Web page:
since moved to the National University of Singapore.">

Ebola response should take heed of new HIV study

By Steve Pointing 07/10/2014

With the disturbing news today that a nurse has contracted Ebola from an infected patient in Spain, a new study that reveals the early spread of HIV can be explained by transport networks and social change is a chilling reminder that far greater vigilance and appropriate action based upon science rather than politics or misguided sentiment will be needed to ensure Ebola does not become a truly global pandemic.
The study by a multinational team led by the University of Oxford and the Rega Institute for Medical Research (Belgium), used molecular genetics to establish that HIV originated in Kinshasa during the 1920’s (in what is now D.R. Congo).  This area was the focus for early transmission up to the 1960’s, when major epidemiological transitions occurred that resulted in different forms of HIV.  The “M” type of HIV-1 is the variant that led to pandemic HIV and has caused over 75 million infections worldwide to date (the non-pandemic “O” variant remains relatively local).  Their estimate of the pandemic origin explains why Kinshasa supports the greatest contemporary diversity in HIV-1, and why several early cases of AIDS (the disease caused by HIV) were diagnosed in this area.  This is a major addition to our understanding, and arguably the most significant since earlier studies suggested that cross species transition from chimpanzees to humans originated in southeast Cameroon (which was connected to Kinshasa by a ferry route during German colonial rule at the time of its spread).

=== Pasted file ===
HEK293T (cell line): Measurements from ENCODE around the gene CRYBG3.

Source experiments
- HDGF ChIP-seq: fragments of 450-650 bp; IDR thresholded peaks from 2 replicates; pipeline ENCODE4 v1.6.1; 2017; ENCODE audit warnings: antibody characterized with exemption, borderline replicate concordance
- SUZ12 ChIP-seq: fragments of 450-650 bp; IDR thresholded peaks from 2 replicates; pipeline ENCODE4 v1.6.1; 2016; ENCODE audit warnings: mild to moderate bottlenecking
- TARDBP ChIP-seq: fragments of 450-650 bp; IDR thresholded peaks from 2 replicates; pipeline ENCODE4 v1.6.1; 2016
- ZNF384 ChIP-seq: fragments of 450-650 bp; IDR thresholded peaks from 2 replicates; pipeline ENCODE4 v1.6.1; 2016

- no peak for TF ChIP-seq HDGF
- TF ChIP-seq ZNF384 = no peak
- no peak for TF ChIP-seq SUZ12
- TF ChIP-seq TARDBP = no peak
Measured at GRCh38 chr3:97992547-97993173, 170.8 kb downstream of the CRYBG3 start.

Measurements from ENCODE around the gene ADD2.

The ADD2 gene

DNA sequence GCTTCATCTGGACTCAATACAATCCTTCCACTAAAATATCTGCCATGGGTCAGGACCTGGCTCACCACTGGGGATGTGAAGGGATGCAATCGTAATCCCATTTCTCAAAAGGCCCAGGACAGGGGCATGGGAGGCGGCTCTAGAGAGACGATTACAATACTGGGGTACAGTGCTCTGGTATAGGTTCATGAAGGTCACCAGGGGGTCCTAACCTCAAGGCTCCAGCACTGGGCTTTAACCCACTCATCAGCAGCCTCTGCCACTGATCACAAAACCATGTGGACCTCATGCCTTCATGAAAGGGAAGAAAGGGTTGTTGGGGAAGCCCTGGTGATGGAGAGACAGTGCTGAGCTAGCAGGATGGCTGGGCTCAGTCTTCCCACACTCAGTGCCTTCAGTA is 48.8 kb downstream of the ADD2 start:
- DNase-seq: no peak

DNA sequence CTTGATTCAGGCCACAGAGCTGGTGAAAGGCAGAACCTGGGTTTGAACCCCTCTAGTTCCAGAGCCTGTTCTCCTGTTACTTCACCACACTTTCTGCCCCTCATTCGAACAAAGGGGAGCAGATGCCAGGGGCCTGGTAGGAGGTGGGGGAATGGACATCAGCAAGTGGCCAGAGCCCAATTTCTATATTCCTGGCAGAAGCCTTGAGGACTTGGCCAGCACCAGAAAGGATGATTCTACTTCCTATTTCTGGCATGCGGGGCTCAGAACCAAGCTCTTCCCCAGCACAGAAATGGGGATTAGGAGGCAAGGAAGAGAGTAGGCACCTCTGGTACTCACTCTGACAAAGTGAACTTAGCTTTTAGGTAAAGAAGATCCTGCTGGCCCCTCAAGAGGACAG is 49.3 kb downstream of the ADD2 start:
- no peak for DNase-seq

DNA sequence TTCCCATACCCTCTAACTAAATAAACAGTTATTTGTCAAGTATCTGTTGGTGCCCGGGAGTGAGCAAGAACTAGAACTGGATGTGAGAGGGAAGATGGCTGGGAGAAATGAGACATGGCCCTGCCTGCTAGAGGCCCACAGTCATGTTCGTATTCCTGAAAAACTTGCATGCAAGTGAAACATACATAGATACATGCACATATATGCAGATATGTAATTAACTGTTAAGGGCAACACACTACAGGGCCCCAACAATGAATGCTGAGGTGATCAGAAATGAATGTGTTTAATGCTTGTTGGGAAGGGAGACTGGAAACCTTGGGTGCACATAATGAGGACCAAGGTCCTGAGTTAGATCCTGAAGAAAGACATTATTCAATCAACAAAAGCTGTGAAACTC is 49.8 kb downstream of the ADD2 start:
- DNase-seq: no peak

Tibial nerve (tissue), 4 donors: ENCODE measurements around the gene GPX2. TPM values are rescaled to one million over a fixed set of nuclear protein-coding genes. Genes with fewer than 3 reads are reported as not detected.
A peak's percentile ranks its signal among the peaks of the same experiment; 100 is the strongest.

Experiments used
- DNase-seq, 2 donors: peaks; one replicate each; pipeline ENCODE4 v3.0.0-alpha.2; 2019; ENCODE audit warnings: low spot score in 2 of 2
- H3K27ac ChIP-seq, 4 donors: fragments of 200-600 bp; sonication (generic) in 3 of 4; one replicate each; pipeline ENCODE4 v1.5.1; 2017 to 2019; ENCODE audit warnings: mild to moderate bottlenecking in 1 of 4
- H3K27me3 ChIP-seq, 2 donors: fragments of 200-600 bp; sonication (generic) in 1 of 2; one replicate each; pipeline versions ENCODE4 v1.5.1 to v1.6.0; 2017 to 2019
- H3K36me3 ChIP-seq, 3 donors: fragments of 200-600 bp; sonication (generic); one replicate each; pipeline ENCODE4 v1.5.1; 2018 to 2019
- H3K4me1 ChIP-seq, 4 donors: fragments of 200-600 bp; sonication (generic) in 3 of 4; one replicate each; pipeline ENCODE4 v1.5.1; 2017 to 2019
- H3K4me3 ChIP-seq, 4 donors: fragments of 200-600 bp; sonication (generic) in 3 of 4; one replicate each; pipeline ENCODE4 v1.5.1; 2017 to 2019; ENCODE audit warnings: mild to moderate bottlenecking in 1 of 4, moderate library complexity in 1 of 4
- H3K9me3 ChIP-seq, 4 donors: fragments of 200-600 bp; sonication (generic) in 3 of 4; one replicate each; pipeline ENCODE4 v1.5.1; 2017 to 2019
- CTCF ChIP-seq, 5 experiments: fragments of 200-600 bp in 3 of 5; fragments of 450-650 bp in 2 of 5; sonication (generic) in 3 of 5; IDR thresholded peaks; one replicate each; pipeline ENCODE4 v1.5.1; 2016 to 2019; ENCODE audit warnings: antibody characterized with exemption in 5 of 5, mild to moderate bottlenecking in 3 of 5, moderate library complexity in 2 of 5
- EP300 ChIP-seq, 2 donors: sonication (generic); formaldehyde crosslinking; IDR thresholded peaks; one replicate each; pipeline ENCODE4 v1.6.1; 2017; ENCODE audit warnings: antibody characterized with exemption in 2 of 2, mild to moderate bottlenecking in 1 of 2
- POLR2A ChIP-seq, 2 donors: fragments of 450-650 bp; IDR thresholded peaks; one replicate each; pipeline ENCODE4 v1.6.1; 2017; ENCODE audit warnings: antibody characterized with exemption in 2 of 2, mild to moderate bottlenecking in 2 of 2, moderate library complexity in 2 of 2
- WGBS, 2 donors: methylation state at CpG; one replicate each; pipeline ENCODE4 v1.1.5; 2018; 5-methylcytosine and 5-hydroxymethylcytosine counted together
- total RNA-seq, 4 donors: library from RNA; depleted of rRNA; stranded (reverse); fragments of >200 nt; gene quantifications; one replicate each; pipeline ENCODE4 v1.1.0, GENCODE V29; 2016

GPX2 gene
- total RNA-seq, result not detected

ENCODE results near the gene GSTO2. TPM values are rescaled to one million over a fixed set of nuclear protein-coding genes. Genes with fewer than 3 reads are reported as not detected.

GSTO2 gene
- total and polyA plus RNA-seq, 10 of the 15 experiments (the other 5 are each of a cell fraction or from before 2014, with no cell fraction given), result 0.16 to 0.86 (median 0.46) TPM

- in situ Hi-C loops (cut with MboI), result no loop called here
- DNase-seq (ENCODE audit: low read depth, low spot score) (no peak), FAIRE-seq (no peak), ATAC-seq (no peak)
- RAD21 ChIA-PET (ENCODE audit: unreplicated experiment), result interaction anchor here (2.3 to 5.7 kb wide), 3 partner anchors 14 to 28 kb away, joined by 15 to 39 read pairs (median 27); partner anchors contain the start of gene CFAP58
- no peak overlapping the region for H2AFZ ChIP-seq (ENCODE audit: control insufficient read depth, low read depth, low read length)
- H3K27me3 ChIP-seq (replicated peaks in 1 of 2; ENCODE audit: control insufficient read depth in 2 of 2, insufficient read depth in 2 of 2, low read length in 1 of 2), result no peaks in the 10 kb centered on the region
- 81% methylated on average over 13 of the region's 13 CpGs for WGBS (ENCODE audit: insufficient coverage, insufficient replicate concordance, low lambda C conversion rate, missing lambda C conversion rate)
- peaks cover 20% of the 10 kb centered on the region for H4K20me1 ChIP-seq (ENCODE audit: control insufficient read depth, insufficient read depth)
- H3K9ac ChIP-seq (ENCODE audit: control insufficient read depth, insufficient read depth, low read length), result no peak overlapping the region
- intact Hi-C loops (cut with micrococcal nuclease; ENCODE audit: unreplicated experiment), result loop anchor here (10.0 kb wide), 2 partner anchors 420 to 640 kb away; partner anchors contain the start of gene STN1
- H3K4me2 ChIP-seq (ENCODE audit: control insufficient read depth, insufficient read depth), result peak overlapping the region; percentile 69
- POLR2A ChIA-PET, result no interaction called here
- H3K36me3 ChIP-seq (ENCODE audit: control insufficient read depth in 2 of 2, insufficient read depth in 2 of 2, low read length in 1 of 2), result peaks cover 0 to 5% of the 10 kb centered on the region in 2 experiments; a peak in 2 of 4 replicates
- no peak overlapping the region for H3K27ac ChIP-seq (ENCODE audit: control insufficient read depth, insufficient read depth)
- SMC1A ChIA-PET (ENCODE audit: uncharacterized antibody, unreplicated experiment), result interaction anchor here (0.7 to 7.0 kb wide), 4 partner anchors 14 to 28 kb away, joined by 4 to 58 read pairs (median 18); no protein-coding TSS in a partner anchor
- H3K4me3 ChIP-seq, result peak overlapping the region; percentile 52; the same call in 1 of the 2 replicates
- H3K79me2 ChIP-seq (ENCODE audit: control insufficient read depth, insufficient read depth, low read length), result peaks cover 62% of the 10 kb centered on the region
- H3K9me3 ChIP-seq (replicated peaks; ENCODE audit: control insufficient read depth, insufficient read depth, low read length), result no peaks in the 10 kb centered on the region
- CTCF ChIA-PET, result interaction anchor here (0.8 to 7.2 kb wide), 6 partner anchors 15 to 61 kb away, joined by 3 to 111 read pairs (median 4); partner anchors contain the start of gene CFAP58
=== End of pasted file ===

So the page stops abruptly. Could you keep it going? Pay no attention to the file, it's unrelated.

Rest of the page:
The study indicates genetic biogeography of contemporary HIV-1 in sub-Saharan Africa is strongly influenced by development of transport networks from the D.R. Congo, and also explains non-local infections in Haiti as a result of returning migrant workers who had previously flocked to Kinshasa in the newly independent D.R. Congo during the 1960’s.  Interestingly transport networks were not the only factor strongly correlated with the spread of HIV; social practices also emerged as a strong predictor.  Public health records suggested that use of unsterilized needles in sexual health clinics, coupled with changes to the organisation of commercial sex work that resulted in increased partner exchange are likely a strong contributor.
That this study was able to link the spread of HIV to transport networks should be a wake-up call that unless more globally responsible management of Ebola is forthcoming, there is a risk that the disease will become pandemic.  The latest response from the White House: The President is “considering” extra screening at airports for those people arriving from the worst-affected countries in west Africa – I hope for everyone’s sake this does not end up being a case of “too little too late”.
The HIV study is published in this week’s edition of Science: